Create a Backyard Obstacle Course for Toddlers

Mother assisting little daughter walking across small suspension bridge on forest obstacle course

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Having a backyard is fabulous—trust the woman who spent most of her life in a yardless apartment. The trend today is to fill that glorious running, jumping, free-play space with elaborate swing and play sets. I know my rugrats would love one of those sets—and I would have too as a kid. But you don't have to invest hundreds—or thousands—of dollars in an elaborate playground structure to make your backyard an exciting, physically challenging, boredom-busting play spot the whole neighborhood will want to line up to enjoy. One of the easiest and most fun options you have is setting up an obstacle course in the middle of your yard.

Benefits of the Backyard Obstacle Course

There are many reasons to go for the big, impressive swing set, but there are three big reasons that you might want to forgo those play sets for toddlers.

  1. Most of the larger background play sets are made for ages 3 and up. That means your little ones may not be ready for the climbing, sliding, swinging, and scaling that's required (at least not without a lot of close adult supervision).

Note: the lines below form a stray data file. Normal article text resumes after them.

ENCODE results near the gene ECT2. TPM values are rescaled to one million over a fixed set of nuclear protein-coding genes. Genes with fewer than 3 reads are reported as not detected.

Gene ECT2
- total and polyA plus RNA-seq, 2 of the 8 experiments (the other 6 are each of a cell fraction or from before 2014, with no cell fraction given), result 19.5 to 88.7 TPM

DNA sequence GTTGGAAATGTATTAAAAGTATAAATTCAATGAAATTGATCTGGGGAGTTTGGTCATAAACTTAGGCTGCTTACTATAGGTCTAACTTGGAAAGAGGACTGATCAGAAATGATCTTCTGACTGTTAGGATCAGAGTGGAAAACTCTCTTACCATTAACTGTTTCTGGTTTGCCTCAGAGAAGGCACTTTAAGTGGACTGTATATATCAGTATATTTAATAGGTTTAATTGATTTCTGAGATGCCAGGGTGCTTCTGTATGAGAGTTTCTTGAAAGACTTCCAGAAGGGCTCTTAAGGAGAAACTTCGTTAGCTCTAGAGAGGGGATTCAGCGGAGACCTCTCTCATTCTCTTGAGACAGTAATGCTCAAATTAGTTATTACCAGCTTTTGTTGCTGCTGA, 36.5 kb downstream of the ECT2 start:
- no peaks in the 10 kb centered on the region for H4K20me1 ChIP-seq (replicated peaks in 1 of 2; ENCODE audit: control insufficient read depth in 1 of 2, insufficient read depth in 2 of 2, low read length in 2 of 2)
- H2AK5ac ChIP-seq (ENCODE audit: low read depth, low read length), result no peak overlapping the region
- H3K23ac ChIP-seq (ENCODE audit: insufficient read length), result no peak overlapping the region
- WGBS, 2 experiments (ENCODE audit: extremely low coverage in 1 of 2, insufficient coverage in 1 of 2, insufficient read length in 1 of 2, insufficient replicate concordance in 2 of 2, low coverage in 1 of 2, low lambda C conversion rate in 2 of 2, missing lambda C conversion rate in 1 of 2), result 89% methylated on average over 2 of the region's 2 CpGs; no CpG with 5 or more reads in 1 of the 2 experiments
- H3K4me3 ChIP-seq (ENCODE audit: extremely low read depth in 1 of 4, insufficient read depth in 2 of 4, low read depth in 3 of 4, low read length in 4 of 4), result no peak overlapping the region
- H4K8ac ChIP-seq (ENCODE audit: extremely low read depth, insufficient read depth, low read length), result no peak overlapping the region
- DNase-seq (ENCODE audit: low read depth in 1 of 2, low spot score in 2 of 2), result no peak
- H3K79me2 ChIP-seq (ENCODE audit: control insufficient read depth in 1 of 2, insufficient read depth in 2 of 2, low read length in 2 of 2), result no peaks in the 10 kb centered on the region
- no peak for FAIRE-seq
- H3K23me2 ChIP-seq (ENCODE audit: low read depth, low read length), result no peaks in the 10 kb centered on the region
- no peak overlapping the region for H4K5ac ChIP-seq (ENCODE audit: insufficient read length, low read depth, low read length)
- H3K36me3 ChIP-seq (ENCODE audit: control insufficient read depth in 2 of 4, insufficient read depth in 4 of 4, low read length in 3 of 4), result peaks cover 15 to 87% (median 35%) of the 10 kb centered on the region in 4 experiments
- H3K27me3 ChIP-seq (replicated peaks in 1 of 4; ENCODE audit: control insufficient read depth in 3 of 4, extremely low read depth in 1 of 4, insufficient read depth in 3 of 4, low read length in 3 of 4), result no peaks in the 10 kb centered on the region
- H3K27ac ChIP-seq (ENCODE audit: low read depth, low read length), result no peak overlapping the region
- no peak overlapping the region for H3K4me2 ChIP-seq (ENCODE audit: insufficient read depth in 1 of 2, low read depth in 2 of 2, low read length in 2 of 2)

2. While, of course, swings, slides, and monkey bars offer great opportunities for fun and building gross motor skills, a backyard of open spaces and a collection of random toys and activities encourage free play and imagination.
  3. Obstacle courses are made to be changed up and revised constantly. The swing may forever go back and forth that large hoop might be Hula hoop challenge one day and part of an oversized ring toss game the next. In other words—it never gets old, never gets boring.

How to Create a Backyard Obstacle Course for Toddlers 

There are no rules but there are some guidelines to help you plan a fun, safe course for little kids.

  • Something to climb: Toddlers live to climb. This is the one element where you may want to invest in a simple toddler-friendly slide or large soft blocks that can be safely stacked and mounted by an early walker.
  • Something to throw: Balls, hoops, plastic bowling pins, old stuffed animals. This activity is a great way to build coordination as a toddler tries to aim and shoot the object at a pail or baby pool.
  • Something wet: If you want giggles, give them a water blaster, water balloons, or even just a water bucket to carry from spot A to spot B. Bathing suits are optional, though. For some reason, getting wet when you're fully dressed actually makes them laugh harder.
  • Something that reinforces early learning skills: instructions to create a shape with colored chalk, drop the blue beanbag in the blue bucket, pick up two sticks, etc. Simple one or two sentence instructions that integrate colors, numbers, letters, memory songs or other early concepts lets you combine physical activity with play.

How to Introduce and Teach an Obstacle Course to Toddlers

The aim is to keep the activities pretty simple and intuitive so young children can figure it out on their own. Although, having a few activities that require your toddler to listen and follow directions is a good way to nurture communication and cognitive skills as your little one develops. To help your tot master the obstacles (and compete against siblings or friends), it may help to play a simple round of follow the leader before sending her out to do the course on her own.

By Maureen Ryan
Maureen Ryan is a freelance writer, editor, and teaching consultant specializing in health, parenting, and education.